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Monash University Handbook 2010 Undergraduate - Unit

6 points, SCA Band 2, 0.125 EFTSL

FacultyFaculty of Engineering
OfferedClayton First semester 2010 (Day)
Clayton Second semester 2010 (Day)
Sunway Second semester 2010 (Day)
Coordinator(s)J Carberry/L Yeo (Clayton); K T Boon Thong (M'sia)


This unit develops the students' physical understanding of the bases of fluid flow and translates that into the ability to formulate and solve problems. It covers the topics of basic concepts and fluid properties, hydrostatics, control volume analysis, the Bernoulli equation, pipe flow and pumps, non-Newtonian flow, dimensional analysis, boundary layers, fluid forces in flow - lift and drag, and vehicle aerodynamics.


To be able to formulate and analyse hydraulics problems in fluids and to be able to calculate the forces on bodies in a quiescent fluid, including the effects of buoyancy. To be able to calculate forces on bodies in fluids undergoing rigid body motion.Use control volumes to predict fluid behaviour with particular regard to the principles of continuity, momentum and energy, and the Bernoulli equation. Use dimensional analysis and modelling to plan experiments, to present results meaningfully and to predict prototype performance. Calculate lift and drag forces for bodies subjected to fluid motion. Compute flow rates and pressure drops in pipe networks under steady state conditions. Understand the typical operation and applications of Pumps, Fans, Compressors and Turbines, their capabilities and limitations, and operating parameters that significantly affect performance. To be able to select the appropriate pump or fan for a particular pipe network and flow. To classify non-Newtonian Fluids, use constitutive equations for these fluids to predict pressure drops in different flows Calculate the lift and drag on vehicles of different geometries travelling at a variety of speeds and to determine the consequent effect on fuel consumption. Carry out simple experiments relating to fluid properties and flow behaviour. To be able to solve problems by defining the problem using the discipline theory taught and applying mathematical and other methods taught throughout the curriculum.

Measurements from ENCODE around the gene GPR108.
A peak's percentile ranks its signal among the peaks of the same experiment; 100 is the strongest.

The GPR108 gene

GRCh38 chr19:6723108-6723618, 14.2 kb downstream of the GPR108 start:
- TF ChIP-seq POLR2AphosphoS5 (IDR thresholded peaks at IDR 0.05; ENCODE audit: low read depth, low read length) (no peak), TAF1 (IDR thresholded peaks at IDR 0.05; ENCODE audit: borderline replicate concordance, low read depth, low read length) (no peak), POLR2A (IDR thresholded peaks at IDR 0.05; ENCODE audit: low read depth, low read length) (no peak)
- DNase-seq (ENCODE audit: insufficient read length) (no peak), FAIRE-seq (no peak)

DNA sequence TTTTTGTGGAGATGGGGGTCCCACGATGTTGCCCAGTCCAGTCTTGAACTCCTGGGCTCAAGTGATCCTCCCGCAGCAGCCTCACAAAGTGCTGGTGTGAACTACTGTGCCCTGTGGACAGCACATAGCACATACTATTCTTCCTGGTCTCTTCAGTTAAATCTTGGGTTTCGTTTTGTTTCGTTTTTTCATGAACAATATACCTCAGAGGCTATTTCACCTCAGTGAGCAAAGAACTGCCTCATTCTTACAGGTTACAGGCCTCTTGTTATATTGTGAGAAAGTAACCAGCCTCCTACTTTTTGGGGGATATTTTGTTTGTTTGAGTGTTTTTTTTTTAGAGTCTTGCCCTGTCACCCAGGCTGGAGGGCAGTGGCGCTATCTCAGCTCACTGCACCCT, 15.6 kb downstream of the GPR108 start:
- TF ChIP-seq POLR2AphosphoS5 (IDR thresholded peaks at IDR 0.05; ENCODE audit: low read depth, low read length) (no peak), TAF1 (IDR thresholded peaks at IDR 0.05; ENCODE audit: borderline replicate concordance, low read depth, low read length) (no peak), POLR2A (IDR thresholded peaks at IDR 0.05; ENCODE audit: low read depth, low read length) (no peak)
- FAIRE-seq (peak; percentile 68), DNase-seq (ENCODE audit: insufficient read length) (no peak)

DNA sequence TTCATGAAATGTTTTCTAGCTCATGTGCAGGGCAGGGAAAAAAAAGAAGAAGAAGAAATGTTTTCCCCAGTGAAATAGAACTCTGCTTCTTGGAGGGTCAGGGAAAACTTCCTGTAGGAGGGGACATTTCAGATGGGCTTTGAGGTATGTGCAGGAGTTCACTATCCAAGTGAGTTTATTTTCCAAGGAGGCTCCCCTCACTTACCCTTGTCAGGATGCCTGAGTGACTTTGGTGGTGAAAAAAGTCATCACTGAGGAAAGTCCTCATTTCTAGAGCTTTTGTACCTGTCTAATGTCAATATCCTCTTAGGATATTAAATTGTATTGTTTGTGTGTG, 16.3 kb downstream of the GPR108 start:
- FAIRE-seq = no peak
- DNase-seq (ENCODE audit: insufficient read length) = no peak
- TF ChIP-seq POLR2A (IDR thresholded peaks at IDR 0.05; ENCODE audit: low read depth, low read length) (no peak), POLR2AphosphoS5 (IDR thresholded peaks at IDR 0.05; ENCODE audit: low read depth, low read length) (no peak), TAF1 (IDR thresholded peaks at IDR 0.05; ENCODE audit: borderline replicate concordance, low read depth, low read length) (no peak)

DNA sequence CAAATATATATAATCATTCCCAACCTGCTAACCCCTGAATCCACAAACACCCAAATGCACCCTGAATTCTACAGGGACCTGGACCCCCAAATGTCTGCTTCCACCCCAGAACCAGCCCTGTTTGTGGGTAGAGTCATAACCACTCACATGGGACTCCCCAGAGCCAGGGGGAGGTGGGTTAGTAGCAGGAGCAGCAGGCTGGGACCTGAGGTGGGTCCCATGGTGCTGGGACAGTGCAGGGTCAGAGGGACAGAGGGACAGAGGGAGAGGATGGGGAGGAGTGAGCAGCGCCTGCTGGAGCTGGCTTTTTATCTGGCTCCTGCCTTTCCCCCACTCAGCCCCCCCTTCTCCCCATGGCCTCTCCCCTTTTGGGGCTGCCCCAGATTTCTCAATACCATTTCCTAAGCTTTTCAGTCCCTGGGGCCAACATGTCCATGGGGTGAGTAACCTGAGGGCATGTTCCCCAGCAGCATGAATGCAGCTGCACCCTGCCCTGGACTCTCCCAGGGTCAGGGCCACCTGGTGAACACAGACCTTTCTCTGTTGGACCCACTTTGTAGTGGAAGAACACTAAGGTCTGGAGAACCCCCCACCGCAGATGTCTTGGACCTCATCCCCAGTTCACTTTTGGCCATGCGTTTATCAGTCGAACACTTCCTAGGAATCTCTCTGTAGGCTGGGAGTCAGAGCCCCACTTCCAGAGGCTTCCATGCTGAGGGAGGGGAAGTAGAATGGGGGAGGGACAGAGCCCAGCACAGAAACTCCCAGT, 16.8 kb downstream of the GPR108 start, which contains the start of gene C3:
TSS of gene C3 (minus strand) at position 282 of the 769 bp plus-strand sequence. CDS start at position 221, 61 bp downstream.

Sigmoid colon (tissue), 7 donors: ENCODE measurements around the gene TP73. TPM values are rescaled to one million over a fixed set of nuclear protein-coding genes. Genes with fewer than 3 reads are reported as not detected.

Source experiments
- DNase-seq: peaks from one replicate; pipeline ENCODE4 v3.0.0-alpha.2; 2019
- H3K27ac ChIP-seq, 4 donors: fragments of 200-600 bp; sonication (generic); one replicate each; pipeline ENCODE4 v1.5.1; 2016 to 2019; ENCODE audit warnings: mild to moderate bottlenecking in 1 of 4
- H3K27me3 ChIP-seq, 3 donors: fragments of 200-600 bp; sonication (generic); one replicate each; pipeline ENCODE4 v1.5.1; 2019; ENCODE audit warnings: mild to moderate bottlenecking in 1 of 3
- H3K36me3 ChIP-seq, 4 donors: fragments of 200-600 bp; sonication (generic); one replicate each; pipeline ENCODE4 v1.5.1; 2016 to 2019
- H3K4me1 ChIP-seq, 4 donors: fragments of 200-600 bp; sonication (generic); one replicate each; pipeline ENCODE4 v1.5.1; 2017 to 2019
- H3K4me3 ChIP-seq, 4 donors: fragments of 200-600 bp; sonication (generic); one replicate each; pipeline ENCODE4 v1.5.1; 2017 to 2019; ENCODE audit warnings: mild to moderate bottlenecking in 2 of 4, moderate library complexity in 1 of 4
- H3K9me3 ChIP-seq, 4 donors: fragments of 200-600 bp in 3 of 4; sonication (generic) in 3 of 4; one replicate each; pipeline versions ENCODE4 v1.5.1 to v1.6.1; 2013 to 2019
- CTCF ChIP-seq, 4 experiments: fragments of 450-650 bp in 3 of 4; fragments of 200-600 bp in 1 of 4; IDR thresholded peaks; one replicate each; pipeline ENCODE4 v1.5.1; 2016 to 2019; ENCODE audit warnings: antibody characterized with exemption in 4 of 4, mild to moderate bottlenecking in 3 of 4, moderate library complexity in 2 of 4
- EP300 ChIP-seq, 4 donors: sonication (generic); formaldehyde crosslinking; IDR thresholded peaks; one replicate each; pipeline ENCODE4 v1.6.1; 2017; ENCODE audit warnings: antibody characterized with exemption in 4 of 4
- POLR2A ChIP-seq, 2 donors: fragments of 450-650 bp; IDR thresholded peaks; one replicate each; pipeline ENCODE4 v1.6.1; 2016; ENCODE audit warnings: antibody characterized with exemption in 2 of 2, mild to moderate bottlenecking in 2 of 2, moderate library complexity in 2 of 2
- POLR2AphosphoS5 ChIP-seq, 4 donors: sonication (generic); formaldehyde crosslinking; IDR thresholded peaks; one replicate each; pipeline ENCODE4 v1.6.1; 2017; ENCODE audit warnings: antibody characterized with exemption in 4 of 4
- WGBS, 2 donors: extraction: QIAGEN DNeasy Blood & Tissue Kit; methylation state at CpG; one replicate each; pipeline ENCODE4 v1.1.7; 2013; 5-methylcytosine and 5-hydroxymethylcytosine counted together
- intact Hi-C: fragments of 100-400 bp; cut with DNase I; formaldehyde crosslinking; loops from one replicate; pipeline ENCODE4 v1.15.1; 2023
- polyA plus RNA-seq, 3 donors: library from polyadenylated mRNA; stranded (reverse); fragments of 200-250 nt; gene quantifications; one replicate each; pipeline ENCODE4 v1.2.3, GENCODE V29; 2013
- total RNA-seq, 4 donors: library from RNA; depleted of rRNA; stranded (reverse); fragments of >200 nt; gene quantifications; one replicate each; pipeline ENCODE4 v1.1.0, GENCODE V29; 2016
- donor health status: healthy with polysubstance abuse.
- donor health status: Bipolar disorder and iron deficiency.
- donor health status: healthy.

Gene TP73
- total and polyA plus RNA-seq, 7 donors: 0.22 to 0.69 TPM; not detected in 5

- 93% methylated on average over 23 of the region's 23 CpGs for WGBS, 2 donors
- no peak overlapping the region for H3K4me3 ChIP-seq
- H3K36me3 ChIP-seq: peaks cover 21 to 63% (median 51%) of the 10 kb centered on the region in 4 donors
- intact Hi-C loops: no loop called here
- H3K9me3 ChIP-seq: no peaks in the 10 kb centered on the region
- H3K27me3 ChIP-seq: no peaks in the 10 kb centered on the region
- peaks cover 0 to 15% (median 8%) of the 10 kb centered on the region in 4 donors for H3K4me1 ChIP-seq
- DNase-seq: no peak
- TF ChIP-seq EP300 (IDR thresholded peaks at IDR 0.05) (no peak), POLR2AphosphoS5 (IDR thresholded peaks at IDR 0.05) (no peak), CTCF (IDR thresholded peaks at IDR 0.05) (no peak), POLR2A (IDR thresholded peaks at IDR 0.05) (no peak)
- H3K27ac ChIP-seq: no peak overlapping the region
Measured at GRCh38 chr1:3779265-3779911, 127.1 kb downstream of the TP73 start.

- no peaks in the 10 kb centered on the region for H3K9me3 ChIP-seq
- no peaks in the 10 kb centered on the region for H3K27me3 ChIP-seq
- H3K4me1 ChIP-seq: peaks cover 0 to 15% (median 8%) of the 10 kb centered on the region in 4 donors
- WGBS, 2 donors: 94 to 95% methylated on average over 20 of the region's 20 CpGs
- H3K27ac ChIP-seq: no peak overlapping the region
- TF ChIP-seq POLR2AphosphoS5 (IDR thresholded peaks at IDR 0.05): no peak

Tests, tutorials and laboratory assignments: 30%
Examination (3 hours): 70%
Students are required to achieve at least 45% in the total continuous assessment component (assignments, tests, mid-semester exams, laboratory reports) and at least 45% in the final examination component. Students faiing to achieve this requirement will be given a maximum of 44% in the unit.

Chief examiner(s)

Professor Mark Thompson

Contact hours

3 Lecture hours, 3 hours of laboratory/problem solving classes and 6 hours of private study per week.


CHE2082, CHE2100, MEC2430